Advantage or not - Graybeard Outdoors
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post #1 of 12 (permalink) Old 09-16-2009, 11:41 AM Thread Starter
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Default Advantage or not

I have hunted out of hang-on gorilla treestands all my life and have only killed one buck. I have never had the element of surprise because they are hang-ons and also only have a couple of them. I found at a garage sale a gorilla climber which was few years old for 20 dollars and I decided to buy it. I have heard of guys swearing by these things, but why? What are advantages to a climber? Are their disadvantages to a climber? If you have any technique to how you do yours or what opinion you can offer would be greatly appreciated.

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buckshooter

"When guns are outlawed only the outlaws have guns." by Louis L'Amoure

"Freedom is never more than one generation away from extinction. We didn't pass it on to our children in the bloodstream. It must be fought for, protected, and handed on for them to do the same, or one day we will spend our sunset years telling our children and our children's children what it was once like in the United States where men were free." by President Ronald Reagan
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post #2 of 12 (permalink) Old 09-17-2009, 07:43 AM
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Default Re: Advantage or not

I am a big guy so I have only used climbers as screw in steps and me do not get along. LOL
The only problem I have found is you CAN be somewhat limited as to location. Size of the tree, type of climber and tree type, branches. I had a loggy bayou and it operates from a grip type system, meaning it did not bite into a tree. I now have a summit and has a tooth type system where it actually "bites into the tree bark". The biggest thing I found between the two has been I must be careful as to what tree type to use RE: my summit does not like a hickory tree where the loggy could care less. I have actually been in a tree when a storm hit and finally I got motion sickness due to the whipping around of the tree. But during the storm ice formed on the tree trunk itself, the loggy gripped and came down no problem. I went out last year with the summit after a cold spell and it would not climb because the tree was frozen too hard.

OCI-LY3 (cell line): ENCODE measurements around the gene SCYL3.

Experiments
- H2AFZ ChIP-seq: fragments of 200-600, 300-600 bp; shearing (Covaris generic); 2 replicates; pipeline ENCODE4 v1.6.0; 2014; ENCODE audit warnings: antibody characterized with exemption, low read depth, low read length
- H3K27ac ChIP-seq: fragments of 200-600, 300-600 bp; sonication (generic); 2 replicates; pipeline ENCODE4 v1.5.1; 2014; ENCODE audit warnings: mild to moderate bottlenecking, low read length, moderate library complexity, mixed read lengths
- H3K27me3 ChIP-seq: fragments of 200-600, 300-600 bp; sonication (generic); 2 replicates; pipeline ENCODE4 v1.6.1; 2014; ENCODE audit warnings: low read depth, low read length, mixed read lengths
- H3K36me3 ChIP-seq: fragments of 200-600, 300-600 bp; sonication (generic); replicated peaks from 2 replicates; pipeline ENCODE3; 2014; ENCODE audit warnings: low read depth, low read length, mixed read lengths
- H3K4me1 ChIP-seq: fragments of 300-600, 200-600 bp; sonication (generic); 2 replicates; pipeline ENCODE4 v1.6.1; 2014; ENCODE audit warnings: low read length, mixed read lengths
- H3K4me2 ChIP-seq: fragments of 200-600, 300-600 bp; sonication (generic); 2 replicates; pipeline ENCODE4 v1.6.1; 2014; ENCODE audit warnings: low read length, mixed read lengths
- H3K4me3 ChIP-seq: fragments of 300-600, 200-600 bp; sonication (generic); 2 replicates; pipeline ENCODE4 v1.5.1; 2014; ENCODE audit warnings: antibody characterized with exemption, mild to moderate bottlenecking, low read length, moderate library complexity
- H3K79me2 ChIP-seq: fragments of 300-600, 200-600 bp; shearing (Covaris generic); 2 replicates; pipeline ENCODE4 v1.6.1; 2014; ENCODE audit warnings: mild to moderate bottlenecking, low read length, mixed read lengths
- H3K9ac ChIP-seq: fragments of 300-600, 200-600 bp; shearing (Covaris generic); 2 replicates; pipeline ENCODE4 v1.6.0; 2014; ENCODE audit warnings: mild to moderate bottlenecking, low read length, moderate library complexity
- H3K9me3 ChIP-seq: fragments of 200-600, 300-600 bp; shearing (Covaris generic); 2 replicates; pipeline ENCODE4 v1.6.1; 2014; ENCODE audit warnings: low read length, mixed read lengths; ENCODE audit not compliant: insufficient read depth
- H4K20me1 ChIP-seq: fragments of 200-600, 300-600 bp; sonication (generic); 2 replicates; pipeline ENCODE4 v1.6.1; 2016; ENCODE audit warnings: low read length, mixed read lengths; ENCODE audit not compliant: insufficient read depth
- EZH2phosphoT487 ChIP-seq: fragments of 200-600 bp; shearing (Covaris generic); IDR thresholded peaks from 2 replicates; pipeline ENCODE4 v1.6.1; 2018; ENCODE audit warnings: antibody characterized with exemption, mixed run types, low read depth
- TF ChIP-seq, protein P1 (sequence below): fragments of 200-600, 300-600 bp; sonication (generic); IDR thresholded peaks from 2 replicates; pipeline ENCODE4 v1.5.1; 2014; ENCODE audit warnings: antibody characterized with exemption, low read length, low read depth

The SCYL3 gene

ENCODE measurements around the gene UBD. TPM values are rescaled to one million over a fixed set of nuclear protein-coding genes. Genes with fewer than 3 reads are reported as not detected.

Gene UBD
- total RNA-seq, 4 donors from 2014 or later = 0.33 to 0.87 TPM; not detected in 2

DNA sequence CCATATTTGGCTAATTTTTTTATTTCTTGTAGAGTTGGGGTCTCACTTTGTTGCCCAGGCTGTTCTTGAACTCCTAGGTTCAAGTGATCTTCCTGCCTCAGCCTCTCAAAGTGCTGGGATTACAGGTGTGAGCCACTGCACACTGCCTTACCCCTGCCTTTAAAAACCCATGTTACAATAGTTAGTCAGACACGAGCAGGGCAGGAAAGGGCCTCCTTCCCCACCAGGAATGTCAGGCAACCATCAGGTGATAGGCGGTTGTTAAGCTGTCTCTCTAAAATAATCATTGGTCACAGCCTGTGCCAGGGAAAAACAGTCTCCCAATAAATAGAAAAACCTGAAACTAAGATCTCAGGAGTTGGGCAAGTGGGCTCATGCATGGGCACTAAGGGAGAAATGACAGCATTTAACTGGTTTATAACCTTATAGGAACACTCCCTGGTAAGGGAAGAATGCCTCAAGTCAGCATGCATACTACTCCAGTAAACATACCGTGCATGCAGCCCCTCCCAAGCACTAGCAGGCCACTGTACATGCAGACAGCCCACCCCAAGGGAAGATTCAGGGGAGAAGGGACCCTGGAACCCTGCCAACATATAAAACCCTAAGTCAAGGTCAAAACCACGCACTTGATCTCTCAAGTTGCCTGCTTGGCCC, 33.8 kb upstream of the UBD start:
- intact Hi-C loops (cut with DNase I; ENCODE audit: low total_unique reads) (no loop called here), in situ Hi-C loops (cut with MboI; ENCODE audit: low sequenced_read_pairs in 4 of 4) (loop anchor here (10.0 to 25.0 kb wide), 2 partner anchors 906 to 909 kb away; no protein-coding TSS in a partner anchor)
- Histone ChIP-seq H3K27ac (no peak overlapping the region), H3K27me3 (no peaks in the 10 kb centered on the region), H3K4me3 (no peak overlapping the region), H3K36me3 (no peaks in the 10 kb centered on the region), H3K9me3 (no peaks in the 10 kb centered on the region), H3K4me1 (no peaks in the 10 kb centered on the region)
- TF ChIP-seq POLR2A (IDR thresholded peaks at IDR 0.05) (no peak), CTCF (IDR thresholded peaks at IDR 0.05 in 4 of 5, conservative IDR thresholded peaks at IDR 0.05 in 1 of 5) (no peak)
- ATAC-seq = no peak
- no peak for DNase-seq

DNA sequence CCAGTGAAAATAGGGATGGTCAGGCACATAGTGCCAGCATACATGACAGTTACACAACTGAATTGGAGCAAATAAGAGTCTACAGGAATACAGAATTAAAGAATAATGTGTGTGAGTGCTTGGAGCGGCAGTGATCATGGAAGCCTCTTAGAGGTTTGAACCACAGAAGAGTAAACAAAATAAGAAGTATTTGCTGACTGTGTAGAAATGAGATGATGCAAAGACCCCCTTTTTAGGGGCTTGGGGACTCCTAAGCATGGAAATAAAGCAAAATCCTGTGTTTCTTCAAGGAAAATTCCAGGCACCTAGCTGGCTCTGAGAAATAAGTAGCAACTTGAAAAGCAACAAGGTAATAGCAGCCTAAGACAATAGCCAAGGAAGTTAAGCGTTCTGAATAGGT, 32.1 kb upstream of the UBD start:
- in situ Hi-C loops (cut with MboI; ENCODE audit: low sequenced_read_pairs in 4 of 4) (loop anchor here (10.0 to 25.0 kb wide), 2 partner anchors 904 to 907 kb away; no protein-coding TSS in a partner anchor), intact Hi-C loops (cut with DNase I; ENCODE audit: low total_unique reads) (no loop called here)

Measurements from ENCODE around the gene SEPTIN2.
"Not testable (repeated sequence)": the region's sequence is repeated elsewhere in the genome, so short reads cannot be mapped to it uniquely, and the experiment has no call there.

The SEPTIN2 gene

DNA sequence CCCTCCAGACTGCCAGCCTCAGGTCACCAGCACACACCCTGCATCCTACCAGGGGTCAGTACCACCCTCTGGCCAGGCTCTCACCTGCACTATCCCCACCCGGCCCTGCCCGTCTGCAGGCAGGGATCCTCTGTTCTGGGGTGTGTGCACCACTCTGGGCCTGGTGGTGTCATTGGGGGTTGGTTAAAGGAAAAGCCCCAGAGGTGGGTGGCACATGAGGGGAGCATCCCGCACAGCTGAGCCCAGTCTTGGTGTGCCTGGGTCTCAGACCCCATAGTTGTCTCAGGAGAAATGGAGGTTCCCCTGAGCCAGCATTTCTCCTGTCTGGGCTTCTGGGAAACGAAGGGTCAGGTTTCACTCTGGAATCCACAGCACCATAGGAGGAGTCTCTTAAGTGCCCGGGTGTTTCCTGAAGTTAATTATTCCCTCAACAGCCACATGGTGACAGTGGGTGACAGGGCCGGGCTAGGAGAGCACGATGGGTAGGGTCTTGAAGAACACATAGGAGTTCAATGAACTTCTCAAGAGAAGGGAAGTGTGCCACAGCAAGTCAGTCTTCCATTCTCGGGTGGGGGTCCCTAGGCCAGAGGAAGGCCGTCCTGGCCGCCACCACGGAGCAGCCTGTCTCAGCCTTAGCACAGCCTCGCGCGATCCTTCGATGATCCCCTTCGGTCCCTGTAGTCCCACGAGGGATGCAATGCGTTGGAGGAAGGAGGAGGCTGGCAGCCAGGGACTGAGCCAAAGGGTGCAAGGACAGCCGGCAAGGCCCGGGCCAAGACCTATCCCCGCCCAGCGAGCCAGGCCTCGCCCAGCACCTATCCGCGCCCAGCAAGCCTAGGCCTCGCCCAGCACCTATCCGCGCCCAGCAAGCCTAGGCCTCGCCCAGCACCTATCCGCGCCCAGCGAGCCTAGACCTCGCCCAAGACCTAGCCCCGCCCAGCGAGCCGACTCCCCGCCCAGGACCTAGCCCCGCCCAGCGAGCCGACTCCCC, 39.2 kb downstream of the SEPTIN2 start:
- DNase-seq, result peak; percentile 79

The only reason I went to the summit was the seat. I have a couple of bulging disc in my lower back and it sits better for my back. IF you use your climber make certain if it is in two pieces tie them together and once in the tree I actually ratchet mine to the tree. AS always Use a GOOD saftey system while climbing and while hunting, and pratice with it. This is not something you want to figure out 30 minutes before daylight in the woods.
Also I found if I hook my belt pack to the climber I keep track of thing better than if I just carry it, and it goes up th tree with you.
God bless & have fun

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post #3 of 12 (permalink) Old 09-23-2009, 09:09 PM
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Default Re: Advantage or not

climbers are a huge advantage believe me. they have a few compromises that you must learn to live with. like for one: unless it is a tree lounge DO NOT NOD OFF or you will go in head first. I'm a hopeless insomniac but believe you me when I hear the pine branches whisper from the wind and the distant crow a cawin and the woodpecker tap tap its lights out. especially when you got up at 3 or 4 AND ITS COLDER THAN DOG DOO DOO .

so wear a harness (full body). I have an old summit that had the ol seat belt strap around the midsection. that would have been fun had I fallen out.

also no matter what tree you are in, once you are up there and have trimmed branches as you climbed, you will SEE A MUCH BETTER TREE THAT YOU SHOULD BE IN.

but yes they are the highest opportunity enhancers out there. just be careful.

Though taken from established manufacturers' sources and presumed to be safe please do not use any load that I have posted. Please reference Hogdon, Lyman, Speer and others as a source of data for your own use.
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post #4 of 12 (permalink) Old 09-30-2009, 11:10 AM Thread Starter
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Default Re: Advantage or not

It's funny you mention that. This past Sunday I went and bought a used tree lounge for 200 dollars. It was four years old, and has all the necessary things to go hunting. I watched the instructional videos on how to use it. Is their any tricks to a tree lounge that I should know about? Any gadget you would get for it?

"When guns are outlawed only the outlaws have guns." by Louis L'Amoure

"Freedom is never more than one generation away from extinction. We didn't pass it on to our children in the bloodstream. It must be fought for, protected, and handed on for them to do the same, or one day we will spend our sunset years telling our children and our children's children what it was once like in the United States where men were free." by President Ronald Reagan
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post #5 of 12 (permalink) Old 10-02-2009, 04:23 PM
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Default Re: Advantage or not

Quote:
Originally Posted by buckshooter